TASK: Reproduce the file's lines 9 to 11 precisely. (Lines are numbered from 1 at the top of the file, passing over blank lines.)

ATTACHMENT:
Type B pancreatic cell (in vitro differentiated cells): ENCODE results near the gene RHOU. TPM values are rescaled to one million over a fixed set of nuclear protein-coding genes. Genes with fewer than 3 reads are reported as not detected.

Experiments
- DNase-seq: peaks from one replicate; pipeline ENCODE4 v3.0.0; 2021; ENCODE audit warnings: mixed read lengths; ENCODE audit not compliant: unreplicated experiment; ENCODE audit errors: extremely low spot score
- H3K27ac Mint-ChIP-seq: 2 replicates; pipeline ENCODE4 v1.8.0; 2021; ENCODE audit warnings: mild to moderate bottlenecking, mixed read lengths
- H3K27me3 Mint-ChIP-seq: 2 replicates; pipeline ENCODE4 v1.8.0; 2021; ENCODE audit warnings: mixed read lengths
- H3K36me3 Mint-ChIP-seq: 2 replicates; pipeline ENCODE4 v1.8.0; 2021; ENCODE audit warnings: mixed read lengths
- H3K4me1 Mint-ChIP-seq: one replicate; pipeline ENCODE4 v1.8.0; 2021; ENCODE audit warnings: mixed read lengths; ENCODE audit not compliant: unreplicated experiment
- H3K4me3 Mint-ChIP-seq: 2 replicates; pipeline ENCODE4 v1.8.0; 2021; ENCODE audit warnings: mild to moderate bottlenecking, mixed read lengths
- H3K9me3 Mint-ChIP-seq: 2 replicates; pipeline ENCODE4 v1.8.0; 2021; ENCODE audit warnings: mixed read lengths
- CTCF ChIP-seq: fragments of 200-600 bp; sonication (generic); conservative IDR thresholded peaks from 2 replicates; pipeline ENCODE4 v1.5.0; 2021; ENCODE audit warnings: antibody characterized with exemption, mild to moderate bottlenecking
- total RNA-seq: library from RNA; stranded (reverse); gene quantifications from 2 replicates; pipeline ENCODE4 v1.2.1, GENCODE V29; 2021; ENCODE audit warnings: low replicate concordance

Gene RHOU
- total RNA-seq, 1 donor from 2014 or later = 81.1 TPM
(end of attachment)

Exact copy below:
- H3K9me3 Mint-ChIP-seq: 2 replicates; pipeline ENCODE4 v1.8.0; 2021; ENCODE audit warnings: mixed read lengths
- CTCF ChIP-seq: fragments of 200-600 bp; sonication (generic); conservative IDR thresholded peaks from 2 replicates; pipeline ENCODE4 v1.5.0; 2021; ENCODE audit warnings: antibody characterized with exemption, mild to moderate bottlenecking
- total RNA-seq: library from RNA; stranded (reverse); gene quantifications from 2 replicates; pipeline ENCODE4 v1.2.1, GENCODE V29; 2021; ENCODE audit warnings: low replicate concordance